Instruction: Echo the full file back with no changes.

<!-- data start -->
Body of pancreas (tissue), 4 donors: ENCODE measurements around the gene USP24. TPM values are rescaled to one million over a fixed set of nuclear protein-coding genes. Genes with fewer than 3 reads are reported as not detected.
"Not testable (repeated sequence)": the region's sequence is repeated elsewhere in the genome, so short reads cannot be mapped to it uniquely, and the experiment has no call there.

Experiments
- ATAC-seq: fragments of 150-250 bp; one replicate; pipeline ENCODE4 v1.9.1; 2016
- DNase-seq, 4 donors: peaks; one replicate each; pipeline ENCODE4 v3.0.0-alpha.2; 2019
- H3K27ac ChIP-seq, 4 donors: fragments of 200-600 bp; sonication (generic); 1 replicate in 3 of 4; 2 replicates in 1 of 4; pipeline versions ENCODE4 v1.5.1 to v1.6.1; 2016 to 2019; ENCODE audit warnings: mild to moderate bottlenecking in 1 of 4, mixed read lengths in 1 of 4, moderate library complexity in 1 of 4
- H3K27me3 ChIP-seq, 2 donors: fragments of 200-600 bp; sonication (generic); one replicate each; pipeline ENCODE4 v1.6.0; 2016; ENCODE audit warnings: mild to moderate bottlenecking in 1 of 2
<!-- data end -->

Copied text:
Body of pancreas (tissue), 4 donors: ENCODE measurements around the gene USP24. TPM values are rescaled to one million over a fixed set of nuclear protein-coding genes. Genes with fewer than 3 reads are reported as not detected.
"Not testable (repeated sequence)": the region's sequence is repeated elsewhere in the genome, so short reads cannot be mapped to it uniquely, and the experiment has no call there.

Experiments
- ATAC-seq: fragments of 150-250 bp; one replicate; pipeline ENCODE4 v1.9.1; 2016
- DNase-seq, 4 donors: peaks; one replicate each; pipeline ENCODE4 v3.0.0-alpha.2; 2019
- H3K27ac ChIP-seq, 4 donors: fragments of 200-600 bp; sonication (generic); 1 replicate in 3 of 4; 2 replicates in 1 of 4; pipeline versions ENCODE4 v1.5.1 to v1.6.1; 2016 to 2019; ENCODE audit warnings: mild to moderate bottlenecking in 1 of 4, mixed read lengths in 1 of 4, moderate library complexity in 1 of 4
- H3K27me3 ChIP-seq, 2 donors: fragments of 200-600 bp; sonication (generic); one replicate each; pipeline ENCODE4 v1.6.0; 2016; ENCODE audit warnings: mild to moderate bottlenecking in 1 of 2